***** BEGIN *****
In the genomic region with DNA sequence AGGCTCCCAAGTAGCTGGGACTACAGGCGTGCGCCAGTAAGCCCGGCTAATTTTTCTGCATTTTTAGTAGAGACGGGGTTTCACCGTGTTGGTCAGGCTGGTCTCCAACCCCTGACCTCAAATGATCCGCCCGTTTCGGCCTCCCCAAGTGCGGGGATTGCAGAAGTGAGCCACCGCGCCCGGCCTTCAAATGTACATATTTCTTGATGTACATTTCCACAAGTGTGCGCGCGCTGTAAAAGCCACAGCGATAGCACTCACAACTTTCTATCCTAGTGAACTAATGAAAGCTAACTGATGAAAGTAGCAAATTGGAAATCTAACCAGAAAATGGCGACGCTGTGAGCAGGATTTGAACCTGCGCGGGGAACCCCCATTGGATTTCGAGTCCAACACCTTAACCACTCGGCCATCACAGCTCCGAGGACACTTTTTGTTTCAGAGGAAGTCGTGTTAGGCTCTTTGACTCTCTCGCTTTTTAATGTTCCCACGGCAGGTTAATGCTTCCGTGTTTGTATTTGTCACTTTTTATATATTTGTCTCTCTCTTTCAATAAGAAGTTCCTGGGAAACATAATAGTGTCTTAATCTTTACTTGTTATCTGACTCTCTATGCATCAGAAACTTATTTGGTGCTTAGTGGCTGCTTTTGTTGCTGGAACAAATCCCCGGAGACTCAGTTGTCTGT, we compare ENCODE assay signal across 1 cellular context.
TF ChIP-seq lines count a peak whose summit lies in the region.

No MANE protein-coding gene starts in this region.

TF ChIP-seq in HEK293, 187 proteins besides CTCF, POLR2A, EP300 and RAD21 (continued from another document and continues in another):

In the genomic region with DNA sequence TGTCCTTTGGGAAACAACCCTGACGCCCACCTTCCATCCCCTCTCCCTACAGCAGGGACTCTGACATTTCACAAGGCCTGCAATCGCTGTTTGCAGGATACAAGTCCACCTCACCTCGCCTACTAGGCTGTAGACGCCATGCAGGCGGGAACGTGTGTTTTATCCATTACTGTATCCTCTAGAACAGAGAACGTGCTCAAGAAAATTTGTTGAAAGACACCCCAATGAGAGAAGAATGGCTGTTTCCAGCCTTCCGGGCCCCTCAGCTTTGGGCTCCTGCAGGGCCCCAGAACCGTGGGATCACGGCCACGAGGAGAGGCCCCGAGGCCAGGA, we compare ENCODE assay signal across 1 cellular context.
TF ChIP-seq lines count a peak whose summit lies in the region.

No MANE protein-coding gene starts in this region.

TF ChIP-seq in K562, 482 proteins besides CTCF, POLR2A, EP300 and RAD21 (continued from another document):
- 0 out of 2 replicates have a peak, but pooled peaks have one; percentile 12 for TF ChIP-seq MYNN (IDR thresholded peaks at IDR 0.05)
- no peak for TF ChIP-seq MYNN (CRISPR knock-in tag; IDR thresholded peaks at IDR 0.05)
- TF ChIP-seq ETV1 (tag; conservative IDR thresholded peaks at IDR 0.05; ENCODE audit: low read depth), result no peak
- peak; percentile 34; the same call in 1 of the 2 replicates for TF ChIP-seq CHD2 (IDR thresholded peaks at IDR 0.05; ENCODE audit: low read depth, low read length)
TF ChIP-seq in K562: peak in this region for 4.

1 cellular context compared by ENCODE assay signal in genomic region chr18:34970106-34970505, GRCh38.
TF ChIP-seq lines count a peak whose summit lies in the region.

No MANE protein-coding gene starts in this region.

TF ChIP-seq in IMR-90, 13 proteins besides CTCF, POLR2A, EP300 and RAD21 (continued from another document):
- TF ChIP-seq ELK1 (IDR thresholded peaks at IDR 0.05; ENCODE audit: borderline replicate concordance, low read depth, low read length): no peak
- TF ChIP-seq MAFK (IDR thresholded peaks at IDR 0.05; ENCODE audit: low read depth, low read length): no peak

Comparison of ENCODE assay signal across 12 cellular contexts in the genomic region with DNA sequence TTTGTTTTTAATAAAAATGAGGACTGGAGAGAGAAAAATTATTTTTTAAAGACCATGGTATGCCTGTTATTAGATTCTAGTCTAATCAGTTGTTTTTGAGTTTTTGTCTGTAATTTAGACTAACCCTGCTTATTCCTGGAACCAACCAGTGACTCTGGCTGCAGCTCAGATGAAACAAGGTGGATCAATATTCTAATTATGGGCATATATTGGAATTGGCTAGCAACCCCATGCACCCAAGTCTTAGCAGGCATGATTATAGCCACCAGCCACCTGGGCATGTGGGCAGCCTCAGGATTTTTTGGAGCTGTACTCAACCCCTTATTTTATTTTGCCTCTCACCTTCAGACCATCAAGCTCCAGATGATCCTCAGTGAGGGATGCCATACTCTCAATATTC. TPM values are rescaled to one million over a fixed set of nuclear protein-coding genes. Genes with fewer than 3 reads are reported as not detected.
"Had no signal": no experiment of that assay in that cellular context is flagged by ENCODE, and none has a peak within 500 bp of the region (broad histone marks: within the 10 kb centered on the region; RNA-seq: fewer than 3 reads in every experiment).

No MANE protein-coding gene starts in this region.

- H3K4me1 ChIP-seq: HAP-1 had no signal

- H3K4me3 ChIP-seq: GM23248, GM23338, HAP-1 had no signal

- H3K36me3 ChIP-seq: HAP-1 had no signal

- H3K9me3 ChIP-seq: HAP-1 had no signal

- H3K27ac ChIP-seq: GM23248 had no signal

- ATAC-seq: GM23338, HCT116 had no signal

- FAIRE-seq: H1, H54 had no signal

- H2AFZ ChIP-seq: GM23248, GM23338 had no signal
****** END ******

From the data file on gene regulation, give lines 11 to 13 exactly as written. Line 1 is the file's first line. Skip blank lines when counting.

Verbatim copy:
- TF ChIP-seq ETV1 (tag; conservative IDR thresholded peaks at IDR 0.05; ENCODE audit: low read depth), result no peak
- peak; percentile 34; the same call in 1 of the 2 replicates for TF ChIP-seq CHD2 (IDR thresholded peaks at IDR 0.05; ENCODE audit: low read depth, low read length)
TF ChIP-seq in K562: peak in this region for 4.